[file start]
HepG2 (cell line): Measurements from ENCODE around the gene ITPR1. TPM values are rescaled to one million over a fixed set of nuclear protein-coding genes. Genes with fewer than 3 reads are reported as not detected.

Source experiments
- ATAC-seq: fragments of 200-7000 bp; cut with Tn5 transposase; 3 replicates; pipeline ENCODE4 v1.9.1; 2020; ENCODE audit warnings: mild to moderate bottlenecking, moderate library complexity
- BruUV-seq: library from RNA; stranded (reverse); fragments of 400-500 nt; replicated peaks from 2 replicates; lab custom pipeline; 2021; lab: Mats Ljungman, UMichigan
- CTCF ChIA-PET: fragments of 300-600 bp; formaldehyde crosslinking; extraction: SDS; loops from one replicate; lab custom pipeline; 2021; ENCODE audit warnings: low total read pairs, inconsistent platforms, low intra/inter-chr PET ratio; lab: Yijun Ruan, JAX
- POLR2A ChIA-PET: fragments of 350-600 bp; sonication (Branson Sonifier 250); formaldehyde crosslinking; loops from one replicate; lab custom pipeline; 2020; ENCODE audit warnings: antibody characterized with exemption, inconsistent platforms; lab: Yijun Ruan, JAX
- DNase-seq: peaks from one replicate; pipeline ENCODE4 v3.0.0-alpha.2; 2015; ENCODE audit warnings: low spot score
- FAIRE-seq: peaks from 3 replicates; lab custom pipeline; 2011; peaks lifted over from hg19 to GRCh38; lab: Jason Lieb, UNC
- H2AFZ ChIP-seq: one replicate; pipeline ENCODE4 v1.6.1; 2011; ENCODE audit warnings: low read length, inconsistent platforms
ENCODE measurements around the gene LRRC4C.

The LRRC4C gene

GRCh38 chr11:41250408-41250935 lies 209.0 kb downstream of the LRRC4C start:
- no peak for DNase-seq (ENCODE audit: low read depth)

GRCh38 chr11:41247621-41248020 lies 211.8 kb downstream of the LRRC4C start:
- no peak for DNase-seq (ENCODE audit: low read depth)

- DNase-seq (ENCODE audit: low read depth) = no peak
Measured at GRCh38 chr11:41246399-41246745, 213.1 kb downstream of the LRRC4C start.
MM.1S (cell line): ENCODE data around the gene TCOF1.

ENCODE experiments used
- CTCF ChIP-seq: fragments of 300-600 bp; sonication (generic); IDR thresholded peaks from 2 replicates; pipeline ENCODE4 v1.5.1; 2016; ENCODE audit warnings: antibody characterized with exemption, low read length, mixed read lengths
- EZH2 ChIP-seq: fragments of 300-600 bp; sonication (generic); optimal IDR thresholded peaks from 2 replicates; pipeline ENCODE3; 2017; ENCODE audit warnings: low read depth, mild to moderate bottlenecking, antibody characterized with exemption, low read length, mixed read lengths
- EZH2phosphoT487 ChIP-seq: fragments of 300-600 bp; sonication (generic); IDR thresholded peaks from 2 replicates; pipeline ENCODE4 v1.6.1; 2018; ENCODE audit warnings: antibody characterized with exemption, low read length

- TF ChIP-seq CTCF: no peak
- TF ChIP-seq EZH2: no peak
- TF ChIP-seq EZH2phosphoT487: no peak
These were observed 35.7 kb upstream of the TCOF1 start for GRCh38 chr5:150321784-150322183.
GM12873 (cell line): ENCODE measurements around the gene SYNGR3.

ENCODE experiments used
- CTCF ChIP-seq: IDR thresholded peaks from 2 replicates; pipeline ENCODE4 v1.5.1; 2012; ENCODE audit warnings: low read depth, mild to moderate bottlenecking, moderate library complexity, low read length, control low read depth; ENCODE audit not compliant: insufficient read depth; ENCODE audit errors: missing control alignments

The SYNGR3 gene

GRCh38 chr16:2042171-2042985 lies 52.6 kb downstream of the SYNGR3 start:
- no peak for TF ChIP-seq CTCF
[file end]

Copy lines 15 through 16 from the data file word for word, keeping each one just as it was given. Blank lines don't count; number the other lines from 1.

- no peak for DNase-seq (ENCODE audit: low read depth)

- DNase-seq (ENCODE audit: low read depth) = no peak